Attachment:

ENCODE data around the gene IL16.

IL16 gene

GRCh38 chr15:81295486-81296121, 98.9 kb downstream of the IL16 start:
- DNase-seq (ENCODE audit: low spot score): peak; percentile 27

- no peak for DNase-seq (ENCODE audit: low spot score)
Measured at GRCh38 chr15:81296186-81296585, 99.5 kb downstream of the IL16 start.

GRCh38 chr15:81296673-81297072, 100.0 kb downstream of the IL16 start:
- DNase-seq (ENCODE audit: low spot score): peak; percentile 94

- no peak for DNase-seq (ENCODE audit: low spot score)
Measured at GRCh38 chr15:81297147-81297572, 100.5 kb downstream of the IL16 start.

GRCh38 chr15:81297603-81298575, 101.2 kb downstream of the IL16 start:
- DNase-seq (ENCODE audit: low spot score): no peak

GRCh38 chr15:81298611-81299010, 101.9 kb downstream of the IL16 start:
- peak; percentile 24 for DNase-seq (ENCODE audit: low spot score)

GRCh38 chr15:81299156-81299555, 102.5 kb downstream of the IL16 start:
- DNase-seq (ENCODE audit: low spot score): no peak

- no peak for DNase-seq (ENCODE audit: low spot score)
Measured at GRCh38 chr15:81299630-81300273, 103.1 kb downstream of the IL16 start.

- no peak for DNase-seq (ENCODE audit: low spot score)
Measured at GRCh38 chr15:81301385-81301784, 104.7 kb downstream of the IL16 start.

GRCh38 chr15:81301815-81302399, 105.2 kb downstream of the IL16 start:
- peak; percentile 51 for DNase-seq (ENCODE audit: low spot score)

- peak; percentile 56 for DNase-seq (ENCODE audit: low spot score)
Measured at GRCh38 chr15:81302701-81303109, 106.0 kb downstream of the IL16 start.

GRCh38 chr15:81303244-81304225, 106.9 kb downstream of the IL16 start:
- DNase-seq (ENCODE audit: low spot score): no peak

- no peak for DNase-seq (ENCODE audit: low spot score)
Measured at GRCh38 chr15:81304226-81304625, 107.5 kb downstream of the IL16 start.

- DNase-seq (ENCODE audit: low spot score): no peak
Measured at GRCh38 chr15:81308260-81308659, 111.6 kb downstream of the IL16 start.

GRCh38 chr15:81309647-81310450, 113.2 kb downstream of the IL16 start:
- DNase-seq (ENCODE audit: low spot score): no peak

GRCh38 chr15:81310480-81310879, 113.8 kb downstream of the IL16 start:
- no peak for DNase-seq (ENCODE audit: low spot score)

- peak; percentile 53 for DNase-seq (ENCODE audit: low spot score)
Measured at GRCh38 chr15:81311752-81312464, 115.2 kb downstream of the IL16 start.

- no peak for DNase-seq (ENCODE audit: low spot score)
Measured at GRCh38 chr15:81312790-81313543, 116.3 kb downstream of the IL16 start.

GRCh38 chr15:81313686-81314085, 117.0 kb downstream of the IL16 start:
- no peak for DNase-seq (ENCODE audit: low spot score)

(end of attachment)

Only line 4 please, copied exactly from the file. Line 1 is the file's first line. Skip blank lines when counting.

- DNase-seq (ENCODE audit: low spot score): peak; percentile 27